The blame for the low number of potentially habitable exoplanets put on red dwarfs
One of the most amazing events in modern astronomy was the boom of discoveries of various exoplanets.
Hundreds of new worlds located outside the Solar system, quite possibly very similar to the Ground, waiting for them to open the life. However, the results of a new study conducted by the University of Vienna and the space research Institute (IWF) Austrian Academy of Sciences (ÖAW) in Graz, presented in the journal Astronomy & Astrophysics Letters (a press release published on the website Science Daily), say that it is a joyful event overshadows one very sad fact: the atmosphere of these new worlds are likely not able to withstand the radiation of the stars around which they revolve.
For life, at least for the one that will be like the earth, stars will always be crucial: they create through their radiation livable region. And if the planets revolve in this region, the temperature on its surface remains in the range where water can exist in liquid state. As for living beings, whose life may be based on different principles, in this respect, science does not yet have any clear ideas. But the power of the radiation of stars can also be fatal for areas suitable or potentially suitable for life – when very active stars literally blow away the atmosphere of such planets.
Many exoplanets rotate around a so-called M-dwarfs, also known as red dwarfs. As stars of this type are much smaller and cooler than our Sun, researchers them for a very long time simply ignored. Only recently they were the center of attention of researchers engaged in the search for potential extraterrestrial life. For example, the nearest to our Solar system star, Proxima Centauri belongs to M-class stars. Its size is only 1/8 the size of our sun.
The main problem with these stars is that their evolution is markedly different from the evolution of stars like our Sun. At the time, especially in the first hundreds of millions years of its existence, our light, too, was different “violent temper”, which is characterized by high activity. But then it has reduced production of high-energy ultraviolet and x-rays. Unlike stars like our Sun, M dwarfs can maintain a very high level of radiation over several billion years.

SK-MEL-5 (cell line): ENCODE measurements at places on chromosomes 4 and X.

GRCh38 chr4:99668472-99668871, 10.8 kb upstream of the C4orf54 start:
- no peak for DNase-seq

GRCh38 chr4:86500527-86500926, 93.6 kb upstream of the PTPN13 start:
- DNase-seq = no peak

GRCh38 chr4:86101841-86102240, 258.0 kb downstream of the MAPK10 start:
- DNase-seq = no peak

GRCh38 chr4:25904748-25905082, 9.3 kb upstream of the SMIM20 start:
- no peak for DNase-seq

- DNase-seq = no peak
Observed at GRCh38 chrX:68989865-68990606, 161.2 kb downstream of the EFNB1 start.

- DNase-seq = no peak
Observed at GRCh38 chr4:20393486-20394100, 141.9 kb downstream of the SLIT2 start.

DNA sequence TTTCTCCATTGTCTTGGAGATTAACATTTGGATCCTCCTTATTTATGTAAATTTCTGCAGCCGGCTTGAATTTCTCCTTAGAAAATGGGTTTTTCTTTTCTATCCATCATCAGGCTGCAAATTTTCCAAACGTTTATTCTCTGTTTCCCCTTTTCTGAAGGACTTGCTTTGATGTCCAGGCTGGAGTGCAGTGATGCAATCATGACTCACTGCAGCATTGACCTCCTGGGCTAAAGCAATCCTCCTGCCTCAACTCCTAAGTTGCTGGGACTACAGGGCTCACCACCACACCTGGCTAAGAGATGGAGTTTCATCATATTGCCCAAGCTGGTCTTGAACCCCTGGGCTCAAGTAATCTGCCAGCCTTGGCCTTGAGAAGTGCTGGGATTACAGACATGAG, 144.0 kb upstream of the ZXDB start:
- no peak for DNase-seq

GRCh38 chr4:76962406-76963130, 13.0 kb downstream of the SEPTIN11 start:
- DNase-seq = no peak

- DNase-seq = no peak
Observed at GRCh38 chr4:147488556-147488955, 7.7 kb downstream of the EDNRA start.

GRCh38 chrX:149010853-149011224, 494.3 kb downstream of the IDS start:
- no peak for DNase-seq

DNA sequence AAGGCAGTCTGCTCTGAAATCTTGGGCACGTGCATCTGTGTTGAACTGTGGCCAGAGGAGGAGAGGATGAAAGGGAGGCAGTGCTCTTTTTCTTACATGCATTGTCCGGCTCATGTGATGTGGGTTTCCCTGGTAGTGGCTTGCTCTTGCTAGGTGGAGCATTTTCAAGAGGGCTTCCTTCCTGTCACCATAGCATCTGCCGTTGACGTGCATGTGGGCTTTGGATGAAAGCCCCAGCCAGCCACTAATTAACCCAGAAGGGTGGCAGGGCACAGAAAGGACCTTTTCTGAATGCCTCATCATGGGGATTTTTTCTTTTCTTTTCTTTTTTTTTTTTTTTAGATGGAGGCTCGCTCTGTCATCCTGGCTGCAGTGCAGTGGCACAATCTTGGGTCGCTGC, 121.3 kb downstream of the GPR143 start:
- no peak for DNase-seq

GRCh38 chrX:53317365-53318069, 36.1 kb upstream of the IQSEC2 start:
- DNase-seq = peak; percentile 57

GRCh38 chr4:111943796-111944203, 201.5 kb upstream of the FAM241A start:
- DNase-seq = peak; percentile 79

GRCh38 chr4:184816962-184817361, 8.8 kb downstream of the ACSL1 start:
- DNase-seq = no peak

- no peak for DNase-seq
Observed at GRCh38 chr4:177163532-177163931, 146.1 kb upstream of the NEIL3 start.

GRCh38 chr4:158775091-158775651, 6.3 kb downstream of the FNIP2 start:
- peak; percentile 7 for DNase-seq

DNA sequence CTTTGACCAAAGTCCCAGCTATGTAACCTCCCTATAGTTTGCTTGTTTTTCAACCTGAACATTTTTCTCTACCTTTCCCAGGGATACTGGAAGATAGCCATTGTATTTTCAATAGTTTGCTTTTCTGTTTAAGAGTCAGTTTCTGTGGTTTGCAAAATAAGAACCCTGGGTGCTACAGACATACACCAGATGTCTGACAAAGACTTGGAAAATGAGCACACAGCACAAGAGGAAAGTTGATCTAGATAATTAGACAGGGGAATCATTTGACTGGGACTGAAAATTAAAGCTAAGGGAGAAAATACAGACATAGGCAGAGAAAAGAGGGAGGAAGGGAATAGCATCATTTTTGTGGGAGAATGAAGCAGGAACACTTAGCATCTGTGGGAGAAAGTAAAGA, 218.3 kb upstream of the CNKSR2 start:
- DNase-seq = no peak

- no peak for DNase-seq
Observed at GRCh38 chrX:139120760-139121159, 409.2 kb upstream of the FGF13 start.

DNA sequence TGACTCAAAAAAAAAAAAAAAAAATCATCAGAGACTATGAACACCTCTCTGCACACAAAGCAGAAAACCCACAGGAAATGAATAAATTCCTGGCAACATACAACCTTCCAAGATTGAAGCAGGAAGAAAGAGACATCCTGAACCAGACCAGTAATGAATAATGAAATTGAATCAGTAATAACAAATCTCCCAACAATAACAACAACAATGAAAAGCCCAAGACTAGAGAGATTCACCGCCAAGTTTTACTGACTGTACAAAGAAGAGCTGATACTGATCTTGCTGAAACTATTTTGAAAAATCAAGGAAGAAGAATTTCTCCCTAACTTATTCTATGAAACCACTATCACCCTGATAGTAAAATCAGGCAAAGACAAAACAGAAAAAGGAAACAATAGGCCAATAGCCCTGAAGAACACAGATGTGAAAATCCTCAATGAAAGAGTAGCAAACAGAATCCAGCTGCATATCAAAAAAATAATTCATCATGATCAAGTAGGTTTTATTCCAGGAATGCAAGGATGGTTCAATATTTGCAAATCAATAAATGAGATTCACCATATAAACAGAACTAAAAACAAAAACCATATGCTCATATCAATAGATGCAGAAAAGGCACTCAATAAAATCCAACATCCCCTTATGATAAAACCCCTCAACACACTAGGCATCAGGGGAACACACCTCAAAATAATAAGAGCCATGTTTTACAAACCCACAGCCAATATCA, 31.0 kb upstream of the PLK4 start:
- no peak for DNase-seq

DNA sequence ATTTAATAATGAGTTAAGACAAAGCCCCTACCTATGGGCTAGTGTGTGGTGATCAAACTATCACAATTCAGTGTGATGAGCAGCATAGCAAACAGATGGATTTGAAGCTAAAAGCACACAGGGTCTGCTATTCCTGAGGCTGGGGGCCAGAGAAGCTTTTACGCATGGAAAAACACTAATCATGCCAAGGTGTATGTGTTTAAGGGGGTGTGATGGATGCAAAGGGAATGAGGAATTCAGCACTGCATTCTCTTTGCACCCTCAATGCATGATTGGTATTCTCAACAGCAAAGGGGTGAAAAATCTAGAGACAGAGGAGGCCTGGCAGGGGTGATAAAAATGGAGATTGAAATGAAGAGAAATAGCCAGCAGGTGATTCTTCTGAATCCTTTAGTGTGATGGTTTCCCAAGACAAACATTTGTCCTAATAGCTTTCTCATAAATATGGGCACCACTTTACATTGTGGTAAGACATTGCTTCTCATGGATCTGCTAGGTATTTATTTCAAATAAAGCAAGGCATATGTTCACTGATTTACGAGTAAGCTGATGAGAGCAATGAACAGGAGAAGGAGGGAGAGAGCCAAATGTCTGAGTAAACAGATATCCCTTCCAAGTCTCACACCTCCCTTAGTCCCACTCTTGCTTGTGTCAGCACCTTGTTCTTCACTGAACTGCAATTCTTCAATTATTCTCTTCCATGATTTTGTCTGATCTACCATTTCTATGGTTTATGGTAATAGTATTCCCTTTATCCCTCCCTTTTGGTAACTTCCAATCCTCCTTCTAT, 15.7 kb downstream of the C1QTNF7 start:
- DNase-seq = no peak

And these emissions have dramatic implications for planetary atmospheres, especially those that revolve around those stars on close orbits, in the so-called “habitable zone”. Long active radiation of the parent star very hot gases in the upper atmosphere of such planets to a few hundred degrees Celsius, leading to their evaporation.
Scientists from the University of Vienna with colleagues from other scientific institutions have made estimates of how fast can be the process of disappearance of the atmospheres of the planets near red dwarfs. Simulations showed that earth-like planets orbiting a very active star, it will happen catastrophically quickly – less than a million years. In the astronomical scale – almost instantly, researchers say.
Since our Sun has calmed down relatively early, after a few hundred million years our planet has the opportunity to create his nitrogen atmosphere, which protects its surface from exposure to the radiation of the star. In turn, the new calculations show that planets in the habitable zones of red dwarfs may stay without this protective shell for longer – billions of years.
To summarize, researchers say that these results reflect the likelihood, as in planets orbiting M-class stars could be formed and maintained life. Prospects, as you probably already realized, is not very bright.
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